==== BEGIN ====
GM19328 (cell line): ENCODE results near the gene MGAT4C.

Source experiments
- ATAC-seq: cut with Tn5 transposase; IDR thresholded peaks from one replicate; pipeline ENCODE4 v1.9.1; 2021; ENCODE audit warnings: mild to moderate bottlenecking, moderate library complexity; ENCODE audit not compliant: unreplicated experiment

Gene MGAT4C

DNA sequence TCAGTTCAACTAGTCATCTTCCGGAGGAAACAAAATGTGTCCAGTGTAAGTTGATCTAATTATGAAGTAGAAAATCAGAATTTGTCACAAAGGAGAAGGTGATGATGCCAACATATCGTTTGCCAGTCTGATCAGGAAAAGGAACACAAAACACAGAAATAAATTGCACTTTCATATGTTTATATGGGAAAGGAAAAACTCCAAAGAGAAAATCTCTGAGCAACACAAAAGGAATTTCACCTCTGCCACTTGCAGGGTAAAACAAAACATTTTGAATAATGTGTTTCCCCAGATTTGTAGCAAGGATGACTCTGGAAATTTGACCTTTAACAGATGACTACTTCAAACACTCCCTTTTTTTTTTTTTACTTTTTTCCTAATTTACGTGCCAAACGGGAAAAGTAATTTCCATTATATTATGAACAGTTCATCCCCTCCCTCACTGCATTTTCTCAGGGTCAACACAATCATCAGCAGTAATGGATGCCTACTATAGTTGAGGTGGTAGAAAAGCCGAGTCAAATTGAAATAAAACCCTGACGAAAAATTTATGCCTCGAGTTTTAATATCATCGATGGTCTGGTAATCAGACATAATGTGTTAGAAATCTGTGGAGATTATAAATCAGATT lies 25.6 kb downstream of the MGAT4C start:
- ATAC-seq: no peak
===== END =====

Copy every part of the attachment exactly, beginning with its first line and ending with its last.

GM19328 (cell line): ENCODE results near the gene MGAT4C.

Source experiments
- ATAC-seq: cut with Tn5 transposase; IDR thresholded peaks from one replicate; pipeline ENCODE4 v1.9.1; 2021; ENCODE audit warnings: mild to moderate bottlenecking, moderate library complexity; ENCODE audit not compliant: unreplicated experiment

Gene MGAT4C

DNA sequence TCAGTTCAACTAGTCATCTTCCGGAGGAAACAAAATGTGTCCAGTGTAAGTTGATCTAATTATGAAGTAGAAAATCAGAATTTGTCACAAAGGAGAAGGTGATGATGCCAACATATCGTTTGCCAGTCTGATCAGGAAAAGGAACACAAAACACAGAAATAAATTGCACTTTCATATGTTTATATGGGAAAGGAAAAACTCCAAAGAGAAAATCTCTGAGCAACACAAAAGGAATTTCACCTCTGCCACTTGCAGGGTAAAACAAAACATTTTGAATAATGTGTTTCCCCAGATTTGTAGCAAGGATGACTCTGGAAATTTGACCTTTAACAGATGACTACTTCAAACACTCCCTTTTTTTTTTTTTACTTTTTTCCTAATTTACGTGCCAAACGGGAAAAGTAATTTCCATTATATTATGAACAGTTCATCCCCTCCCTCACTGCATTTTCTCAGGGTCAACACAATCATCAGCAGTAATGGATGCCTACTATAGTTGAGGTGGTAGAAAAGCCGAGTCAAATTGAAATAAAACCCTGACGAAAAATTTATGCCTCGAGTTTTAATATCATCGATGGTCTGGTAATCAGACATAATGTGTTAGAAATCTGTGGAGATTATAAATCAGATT lies 25.6 kb downstream of the MGAT4C start:
- ATAC-seq: no peak